Cataract video (click here)
Cataract surgery involves a period of intense pre- and post-operative care followed by an extended period of low level therapy. In uncomplicated cases, this usually means 4-6 weeks. Initial medication frequencies may be every 4 to 6 hours. If you are unable or unwilling to provide this treatment, surgery is not recommended. Also, we would not recommend surgery for pets that cannot or will not tolerate treatment as required.
Surgery can be considered on one or both eyes with or without intraocular lens implants. Patients benefit from cataract surgery because it allows them to move about without fear of bumping into objects. As in people, the loss of the lens causes a loss of up-close visual acuity. Without a lens, your pet may not have completely normal vision after surgery, but they do regain some vision. The image they see will be slightly larger and only partially focused and therefore less distinct. Most veterinary patients are handicapped without a lens, yet others do not show significant visual loss. Most dogs will see much better when an artificial lens is implanted inside the lens capsule, but not all patients are suitable candidates for implants.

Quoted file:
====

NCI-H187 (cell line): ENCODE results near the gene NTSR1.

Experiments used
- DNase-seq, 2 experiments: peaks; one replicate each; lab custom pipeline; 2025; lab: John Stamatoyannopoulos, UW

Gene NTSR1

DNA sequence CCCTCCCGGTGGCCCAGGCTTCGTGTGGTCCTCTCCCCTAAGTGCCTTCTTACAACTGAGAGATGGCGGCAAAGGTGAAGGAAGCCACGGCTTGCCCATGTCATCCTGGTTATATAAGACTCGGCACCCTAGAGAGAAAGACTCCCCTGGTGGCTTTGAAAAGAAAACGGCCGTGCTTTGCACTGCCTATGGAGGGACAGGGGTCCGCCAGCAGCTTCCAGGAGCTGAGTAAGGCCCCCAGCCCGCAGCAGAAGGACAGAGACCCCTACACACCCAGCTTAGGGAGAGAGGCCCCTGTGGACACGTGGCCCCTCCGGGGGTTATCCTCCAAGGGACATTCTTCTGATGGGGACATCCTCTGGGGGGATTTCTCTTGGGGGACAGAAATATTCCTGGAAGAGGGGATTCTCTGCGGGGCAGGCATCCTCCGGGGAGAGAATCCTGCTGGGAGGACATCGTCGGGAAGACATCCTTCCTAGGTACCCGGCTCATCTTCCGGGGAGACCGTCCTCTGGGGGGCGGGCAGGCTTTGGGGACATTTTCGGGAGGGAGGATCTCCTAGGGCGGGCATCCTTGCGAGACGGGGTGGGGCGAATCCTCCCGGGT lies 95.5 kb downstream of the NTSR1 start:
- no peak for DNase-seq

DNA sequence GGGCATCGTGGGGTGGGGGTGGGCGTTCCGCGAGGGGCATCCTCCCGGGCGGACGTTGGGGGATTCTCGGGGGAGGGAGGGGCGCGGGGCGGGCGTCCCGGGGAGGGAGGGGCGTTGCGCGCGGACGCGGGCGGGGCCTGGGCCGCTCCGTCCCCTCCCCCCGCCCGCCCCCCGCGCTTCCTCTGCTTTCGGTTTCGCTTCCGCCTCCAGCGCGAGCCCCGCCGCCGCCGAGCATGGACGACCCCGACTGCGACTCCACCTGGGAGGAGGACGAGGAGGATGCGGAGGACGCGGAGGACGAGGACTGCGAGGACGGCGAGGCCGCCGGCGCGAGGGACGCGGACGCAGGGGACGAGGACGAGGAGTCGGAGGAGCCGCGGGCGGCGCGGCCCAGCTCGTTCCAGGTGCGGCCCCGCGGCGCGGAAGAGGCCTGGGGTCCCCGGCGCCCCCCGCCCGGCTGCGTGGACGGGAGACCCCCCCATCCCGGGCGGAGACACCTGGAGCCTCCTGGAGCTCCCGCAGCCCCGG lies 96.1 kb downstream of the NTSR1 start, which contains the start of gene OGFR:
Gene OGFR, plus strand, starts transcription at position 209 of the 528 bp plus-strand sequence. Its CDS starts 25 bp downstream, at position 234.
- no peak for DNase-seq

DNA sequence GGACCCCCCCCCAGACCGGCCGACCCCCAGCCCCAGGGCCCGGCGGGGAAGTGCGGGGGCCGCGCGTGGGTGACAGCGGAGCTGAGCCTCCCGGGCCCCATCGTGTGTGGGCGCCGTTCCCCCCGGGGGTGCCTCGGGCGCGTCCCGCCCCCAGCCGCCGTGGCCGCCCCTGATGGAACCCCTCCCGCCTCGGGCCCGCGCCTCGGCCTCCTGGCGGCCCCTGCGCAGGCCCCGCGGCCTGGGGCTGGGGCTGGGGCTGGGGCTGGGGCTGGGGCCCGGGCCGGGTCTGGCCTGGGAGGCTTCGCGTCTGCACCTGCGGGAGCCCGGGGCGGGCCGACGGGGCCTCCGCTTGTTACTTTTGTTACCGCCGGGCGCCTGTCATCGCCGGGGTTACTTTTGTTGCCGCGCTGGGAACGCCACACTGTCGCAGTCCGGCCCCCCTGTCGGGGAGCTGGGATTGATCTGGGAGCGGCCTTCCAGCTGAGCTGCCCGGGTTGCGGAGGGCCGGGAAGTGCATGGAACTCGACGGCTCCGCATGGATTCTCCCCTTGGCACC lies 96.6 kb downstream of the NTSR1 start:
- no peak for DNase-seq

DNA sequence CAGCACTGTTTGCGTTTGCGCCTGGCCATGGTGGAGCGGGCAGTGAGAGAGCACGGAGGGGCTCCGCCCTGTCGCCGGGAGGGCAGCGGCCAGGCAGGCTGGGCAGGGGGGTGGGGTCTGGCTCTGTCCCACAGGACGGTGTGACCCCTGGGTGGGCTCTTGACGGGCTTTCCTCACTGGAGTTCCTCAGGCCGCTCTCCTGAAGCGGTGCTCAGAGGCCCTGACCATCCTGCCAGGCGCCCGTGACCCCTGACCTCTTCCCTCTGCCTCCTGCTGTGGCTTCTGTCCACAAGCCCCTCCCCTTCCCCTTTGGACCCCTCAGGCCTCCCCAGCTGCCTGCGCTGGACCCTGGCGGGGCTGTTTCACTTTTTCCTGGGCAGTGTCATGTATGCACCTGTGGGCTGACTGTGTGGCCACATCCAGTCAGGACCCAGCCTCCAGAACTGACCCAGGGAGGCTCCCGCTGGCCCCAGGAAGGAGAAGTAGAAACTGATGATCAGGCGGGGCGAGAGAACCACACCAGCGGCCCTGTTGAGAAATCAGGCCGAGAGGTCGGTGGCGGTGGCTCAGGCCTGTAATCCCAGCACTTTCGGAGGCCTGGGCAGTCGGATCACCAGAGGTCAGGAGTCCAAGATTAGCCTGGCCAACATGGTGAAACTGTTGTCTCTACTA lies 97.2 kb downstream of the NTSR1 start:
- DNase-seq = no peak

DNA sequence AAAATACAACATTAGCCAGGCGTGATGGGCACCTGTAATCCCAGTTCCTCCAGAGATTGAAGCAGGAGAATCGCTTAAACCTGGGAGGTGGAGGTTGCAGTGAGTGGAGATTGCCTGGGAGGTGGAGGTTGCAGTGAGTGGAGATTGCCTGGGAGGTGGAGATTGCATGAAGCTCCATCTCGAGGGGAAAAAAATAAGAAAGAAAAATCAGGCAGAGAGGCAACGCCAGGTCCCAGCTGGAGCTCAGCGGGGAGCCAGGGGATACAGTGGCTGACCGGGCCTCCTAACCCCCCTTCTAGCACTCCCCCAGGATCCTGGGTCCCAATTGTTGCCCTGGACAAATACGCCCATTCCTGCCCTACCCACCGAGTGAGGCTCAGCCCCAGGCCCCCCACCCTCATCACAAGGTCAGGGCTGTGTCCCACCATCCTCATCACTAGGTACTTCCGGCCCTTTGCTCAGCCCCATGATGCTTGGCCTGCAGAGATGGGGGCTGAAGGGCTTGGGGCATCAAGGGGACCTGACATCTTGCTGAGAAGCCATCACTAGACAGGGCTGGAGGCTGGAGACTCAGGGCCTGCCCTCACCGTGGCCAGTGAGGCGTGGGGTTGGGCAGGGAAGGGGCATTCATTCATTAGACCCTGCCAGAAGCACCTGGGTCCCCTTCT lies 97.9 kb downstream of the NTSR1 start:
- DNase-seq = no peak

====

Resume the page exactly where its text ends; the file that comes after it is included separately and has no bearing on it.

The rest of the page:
Your pet will be checked into the hospital the morning of surgery and will usually be discharged later that afternoon. We will recheck your pet's eyes the following day. Recheck exams will be scheduled at 1, 2, and 4 weeks post-op, and are included in the surgical fee. Recheck appointments not kept will not be credited and additional visits will be assessed the normal fees. Medication refills are also not included in the recheck visits.
An ERG (electroretinogram) and ocular ultrasound will be recommended prior to surgery to assess adequate retinal function and position. The ERG, ultrasound, and the surgery itself are only performed at our Golden Valley office.
The success rate in cataract surgery has improved markedly, but there are still several possible complications including intraocular hemorrhage, glaucoma, extreme inflammatory response, retinal detachment, adhesion formation, and self-trauma. The cost of treating these complications is not included in your fee. Any of these complications can result in a blind eye. The risk of general anesthesia is minimal, but does exist in all patients.